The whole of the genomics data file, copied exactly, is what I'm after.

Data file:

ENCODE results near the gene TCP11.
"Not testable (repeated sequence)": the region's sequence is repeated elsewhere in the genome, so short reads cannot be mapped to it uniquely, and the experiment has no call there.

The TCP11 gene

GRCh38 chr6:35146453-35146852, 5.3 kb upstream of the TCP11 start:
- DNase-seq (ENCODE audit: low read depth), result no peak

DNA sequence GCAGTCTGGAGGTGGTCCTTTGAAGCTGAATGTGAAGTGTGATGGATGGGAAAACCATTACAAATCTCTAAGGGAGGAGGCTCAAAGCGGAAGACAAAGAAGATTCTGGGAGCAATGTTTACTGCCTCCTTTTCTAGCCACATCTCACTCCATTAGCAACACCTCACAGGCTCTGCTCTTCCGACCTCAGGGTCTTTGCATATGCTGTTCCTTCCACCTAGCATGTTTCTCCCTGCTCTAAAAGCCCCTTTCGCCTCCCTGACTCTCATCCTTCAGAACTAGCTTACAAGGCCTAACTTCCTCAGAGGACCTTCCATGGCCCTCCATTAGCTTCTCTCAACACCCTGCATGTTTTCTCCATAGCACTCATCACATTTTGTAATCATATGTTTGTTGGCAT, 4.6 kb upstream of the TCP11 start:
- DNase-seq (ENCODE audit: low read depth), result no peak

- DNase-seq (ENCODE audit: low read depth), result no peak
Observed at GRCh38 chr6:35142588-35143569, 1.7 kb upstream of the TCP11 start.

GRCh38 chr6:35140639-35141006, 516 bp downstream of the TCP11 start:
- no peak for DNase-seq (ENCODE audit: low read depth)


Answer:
ENCODE results near the gene TCP11.
"Not testable (repeated sequence)": the region's sequence is repeated elsewhere in the genome, so short reads cannot be mapped to it uniquely, and the experiment has no call there.

The TCP11 gene

GRCh38 chr6:35146453-35146852, 5.3 kb upstream of the TCP11 start:
- DNase-seq (ENCODE audit: low read depth), result no peak

DNA sequence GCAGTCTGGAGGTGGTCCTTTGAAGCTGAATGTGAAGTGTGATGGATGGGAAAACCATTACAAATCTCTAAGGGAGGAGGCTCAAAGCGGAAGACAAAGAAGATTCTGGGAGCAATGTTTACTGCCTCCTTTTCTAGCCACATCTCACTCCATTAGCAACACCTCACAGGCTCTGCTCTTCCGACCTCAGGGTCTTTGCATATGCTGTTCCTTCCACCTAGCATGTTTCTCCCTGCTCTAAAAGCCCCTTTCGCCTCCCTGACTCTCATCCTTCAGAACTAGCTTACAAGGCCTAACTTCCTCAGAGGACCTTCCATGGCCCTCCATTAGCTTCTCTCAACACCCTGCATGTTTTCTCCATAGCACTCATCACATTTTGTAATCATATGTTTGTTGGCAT, 4.6 kb upstream of the TCP11 start:
- DNase-seq (ENCODE audit: low read depth), result no peak

- DNase-seq (ENCODE audit: low read depth), result no peak
Observed at GRCh38 chr6:35142588-35143569, 1.7 kb upstream of the TCP11 start.

GRCh38 chr6:35140639-35141006, 516 bp downstream of the TCP11 start:
- no peak for DNase-seq (ENCODE audit: low read depth)